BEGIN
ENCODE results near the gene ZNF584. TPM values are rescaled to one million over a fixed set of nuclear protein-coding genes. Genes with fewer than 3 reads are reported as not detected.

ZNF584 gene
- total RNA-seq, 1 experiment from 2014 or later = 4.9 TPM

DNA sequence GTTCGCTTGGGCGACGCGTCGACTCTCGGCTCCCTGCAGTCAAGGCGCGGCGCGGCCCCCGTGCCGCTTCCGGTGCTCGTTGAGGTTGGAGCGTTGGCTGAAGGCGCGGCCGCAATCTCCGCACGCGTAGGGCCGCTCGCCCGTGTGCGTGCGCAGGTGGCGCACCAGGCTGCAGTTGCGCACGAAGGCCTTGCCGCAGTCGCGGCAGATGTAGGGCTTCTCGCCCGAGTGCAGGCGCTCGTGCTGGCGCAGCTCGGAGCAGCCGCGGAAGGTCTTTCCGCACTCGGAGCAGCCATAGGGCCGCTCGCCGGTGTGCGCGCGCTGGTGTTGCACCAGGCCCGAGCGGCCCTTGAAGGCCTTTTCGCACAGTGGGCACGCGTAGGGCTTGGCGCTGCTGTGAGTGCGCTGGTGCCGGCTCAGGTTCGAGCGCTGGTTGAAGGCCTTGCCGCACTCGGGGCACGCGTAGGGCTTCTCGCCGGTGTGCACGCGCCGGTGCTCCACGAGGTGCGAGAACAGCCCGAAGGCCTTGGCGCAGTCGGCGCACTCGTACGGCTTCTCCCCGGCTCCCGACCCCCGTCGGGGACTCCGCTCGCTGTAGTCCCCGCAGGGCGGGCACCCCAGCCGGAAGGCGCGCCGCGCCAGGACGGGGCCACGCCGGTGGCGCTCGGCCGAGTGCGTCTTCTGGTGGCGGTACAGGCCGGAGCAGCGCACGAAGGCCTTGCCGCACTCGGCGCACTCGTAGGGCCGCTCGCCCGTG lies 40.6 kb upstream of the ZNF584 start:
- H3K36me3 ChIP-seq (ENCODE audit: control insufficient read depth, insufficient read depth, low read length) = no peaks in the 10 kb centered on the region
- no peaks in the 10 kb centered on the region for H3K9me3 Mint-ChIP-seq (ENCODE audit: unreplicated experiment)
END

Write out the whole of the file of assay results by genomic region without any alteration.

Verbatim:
ENCODE results near the gene ZNF584. TPM values are rescaled to one million over a fixed set of nuclear protein-coding genes. Genes with fewer than 3 reads are reported as not detected.

ZNF584 gene
- total RNA-seq, 1 experiment from 2014 or later = 4.9 TPM

DNA sequence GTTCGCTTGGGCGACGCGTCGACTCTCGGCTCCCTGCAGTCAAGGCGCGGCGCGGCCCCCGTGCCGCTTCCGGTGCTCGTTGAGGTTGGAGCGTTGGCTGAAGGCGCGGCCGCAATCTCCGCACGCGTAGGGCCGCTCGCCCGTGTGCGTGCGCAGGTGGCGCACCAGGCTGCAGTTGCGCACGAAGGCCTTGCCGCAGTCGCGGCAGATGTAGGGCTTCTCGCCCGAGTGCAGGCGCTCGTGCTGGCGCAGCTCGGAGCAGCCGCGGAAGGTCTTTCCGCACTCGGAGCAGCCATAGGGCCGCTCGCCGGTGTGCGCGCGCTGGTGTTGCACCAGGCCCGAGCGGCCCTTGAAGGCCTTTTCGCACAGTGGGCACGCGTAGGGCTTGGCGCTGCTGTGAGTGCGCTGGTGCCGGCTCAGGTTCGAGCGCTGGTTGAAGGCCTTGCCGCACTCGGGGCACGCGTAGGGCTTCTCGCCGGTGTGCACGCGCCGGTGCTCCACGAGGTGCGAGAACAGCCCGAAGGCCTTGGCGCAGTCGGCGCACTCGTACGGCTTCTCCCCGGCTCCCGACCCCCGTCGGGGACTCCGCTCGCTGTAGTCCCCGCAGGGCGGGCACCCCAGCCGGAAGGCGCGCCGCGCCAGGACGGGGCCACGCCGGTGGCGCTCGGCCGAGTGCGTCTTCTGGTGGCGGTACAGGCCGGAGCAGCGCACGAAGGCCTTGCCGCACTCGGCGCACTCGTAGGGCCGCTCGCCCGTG lies 40.6 kb upstream of the ZNF584 start:
- H3K36me3 ChIP-seq (ENCODE audit: control insufficient read depth, insufficient read depth, low read length) = no peaks in the 10 kb centered on the region
- no peaks in the 10 kb centered on the region for H3K9me3 Mint-ChIP-seq (ENCODE audit: unreplicated experiment)